Skip to content

Readers like you keep news free for everyone.

More than 5,000 readers have already pitched in to keep free access to The Journal.

For the price of one cup of coffee each week you can help keep paywalls away.

Grafton Street in Dublin
Grafton Street in Dublin
Image: Photocall Ireland

Ernst & Young expects Irish economy to contract by 1 per cent this year

There are some mixed messages in Ernst & Young’s autumn forecast as economists predict improved economic outlooks but refuse to rule out the possibility of a new bailout package for Ireland.
Sep 29th 2011, 10:33 AM 818 8

IN ITS AUTUMN Eurozone Forecast, Ernst & Young revised its predictions for the Irish economy and now expects it to shrink by just 1 per cent this year.

Despite the negative growth estimate, the outlook is more upbeat than previous predictions. In their summer forecast in May, E&Y economists said the Irish economy would contract by 2.3 per cent in 2011.

“Irish GDP surprised on the upside in Q1 2011, rising 1.3 per cent,” said the report. “However, due to various unresolved issues in its domestic economy, the outlook remains subdued.”

Next year, the autumn forecast estimated there will be growth of 0.9 per cent, while in 2013 GDP could increase by 2.8 per cent.

There are even more buoyant figures in the long-term with 3.4 per cent and 4.7 per cent growth expected for 2014 and 2015 respectively.

Despite the more positive outlook, there are still some concerning figures in the report.

According to the summer forecast, unemployment rates will remain elevated this year at 14.5 per cent and will stay at 14.3 per cent in 2012. By 2015, the unemployment level could come down to 12.3 per cent, said E&Y.

The report also casts doubts on Ireland’s export-led recovery, stating it will be difficult to achieve because of increased uncertainty in the global economy.

The report also refused to rule out the possibility that Ireland may need a new bailout package that contains some element of debt restructuring.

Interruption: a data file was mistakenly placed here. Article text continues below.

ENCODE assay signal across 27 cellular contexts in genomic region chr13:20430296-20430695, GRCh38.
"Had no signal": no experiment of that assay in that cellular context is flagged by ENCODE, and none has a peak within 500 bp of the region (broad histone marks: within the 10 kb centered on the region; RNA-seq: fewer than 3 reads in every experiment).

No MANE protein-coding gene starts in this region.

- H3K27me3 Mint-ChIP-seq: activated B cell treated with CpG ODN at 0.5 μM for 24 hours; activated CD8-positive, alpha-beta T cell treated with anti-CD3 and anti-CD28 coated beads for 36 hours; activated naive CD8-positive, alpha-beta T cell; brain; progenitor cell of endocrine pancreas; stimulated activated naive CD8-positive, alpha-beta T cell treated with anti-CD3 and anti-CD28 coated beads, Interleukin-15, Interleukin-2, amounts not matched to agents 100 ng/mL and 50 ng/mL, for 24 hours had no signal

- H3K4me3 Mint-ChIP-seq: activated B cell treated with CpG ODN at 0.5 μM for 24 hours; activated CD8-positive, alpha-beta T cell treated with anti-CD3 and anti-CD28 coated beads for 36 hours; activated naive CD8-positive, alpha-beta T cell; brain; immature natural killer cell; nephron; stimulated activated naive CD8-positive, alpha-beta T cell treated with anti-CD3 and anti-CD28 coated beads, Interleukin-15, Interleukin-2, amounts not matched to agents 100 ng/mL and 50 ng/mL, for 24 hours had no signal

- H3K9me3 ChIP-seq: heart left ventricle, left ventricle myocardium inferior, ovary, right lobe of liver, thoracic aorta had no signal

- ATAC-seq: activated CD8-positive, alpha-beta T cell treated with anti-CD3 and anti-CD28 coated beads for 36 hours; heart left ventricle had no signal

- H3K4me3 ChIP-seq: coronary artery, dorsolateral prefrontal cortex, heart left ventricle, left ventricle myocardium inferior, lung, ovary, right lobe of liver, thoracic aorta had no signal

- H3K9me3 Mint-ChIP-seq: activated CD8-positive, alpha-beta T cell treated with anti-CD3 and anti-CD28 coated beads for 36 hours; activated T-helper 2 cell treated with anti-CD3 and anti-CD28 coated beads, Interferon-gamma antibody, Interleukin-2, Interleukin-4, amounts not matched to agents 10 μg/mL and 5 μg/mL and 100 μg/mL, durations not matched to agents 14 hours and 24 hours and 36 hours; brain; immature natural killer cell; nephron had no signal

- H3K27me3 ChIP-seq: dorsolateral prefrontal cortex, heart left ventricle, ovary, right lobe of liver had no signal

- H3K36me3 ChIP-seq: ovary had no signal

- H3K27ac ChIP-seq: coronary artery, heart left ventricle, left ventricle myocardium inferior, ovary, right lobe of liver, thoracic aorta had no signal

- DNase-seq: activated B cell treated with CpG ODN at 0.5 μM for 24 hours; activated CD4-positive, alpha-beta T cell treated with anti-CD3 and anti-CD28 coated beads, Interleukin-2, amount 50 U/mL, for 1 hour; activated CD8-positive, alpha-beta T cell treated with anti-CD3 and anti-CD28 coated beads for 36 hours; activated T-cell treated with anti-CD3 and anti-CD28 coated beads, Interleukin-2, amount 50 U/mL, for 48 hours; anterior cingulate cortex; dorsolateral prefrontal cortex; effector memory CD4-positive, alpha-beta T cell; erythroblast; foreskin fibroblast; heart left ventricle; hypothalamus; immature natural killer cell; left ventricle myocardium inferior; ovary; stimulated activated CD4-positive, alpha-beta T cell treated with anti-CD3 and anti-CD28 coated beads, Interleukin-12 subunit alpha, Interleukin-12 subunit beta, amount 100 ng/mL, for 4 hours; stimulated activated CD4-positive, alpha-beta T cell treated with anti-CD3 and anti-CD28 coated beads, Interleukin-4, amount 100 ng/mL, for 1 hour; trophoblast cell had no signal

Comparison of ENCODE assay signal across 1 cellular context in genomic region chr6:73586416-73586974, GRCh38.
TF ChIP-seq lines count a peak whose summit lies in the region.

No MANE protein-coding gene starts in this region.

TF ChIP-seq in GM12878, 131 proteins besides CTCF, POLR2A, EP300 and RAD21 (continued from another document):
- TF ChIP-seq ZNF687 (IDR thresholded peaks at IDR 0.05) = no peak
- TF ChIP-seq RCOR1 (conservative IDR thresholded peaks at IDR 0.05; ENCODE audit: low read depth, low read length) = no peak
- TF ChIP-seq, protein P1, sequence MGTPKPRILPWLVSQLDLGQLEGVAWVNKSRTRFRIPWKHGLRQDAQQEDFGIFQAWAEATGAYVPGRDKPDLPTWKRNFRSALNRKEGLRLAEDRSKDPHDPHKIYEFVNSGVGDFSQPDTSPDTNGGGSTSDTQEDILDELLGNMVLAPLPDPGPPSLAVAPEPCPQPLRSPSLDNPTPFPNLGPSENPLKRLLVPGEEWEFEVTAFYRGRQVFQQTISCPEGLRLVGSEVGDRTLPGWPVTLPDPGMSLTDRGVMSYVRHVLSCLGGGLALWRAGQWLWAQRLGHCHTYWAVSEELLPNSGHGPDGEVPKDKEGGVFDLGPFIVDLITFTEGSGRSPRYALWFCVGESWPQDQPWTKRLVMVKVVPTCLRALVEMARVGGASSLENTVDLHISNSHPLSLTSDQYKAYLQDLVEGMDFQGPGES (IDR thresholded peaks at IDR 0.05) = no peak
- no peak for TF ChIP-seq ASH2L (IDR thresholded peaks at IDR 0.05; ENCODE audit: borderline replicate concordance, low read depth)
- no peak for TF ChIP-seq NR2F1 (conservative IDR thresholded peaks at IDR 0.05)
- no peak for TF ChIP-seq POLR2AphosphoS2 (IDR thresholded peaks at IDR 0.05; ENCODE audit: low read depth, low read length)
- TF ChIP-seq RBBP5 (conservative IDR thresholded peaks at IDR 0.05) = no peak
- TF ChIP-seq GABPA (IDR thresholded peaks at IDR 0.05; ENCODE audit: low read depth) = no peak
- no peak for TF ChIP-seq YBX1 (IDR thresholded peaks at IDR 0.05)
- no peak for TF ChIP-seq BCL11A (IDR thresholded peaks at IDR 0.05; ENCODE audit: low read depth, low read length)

“The Irish economy remains highly vulnerable to negative developments in the Eurozone. It is a long way from escaping the glare of the financial markets,” the report said.

Eurozone debt crisis

Staying on the right track to achieve the fiscal, financial and structural goals of the current IMF/EU rescue package will also be made more difficult because of various risks of an escalation of the Eurozone debt crisis.

“The Eurozone sovereign debt crisis shows no sign of abating,” said the report. “A default on Greek government debt now seems unavoidable.”

Commenting on the Eurozone as a whole, E&Y economists said the combination of rising financial tensions, a near stalling of growth over the summer and a less favourable international environment that previously anticipated has led to a revised forecast.

Making a difference

A mix of advertising and supporting contributions helps keep paywalls away from valuable information like this article.

Over 5,000 readers like you have already stepped up and support us with a monthly payment or a once-off donation.

For the price of one cup of coffee each week you can make sure we can keep reliable, meaningful news open to everyone regardless of their ability to pay.

GDP in the Eurozone is expected to grow by just 1.6 per cent this year and by only 1.1 per cent in 2012.

With risks weighted on the downside, there is a 35 per cent probability that the Eurozone will return to recession.

In its ranking system, E&Y places Ireland 11th out of the 17 euro area nations in terms of predicted GDP growth over the next five years. However, only Greece and Spain are expected to have higher unemployment rates between 2011 and 2015.

Download the full report here>

Read:‘s report on E&Y’s summer forecast>

Send a tip to the author

Sinead O'Carroll


    Back to top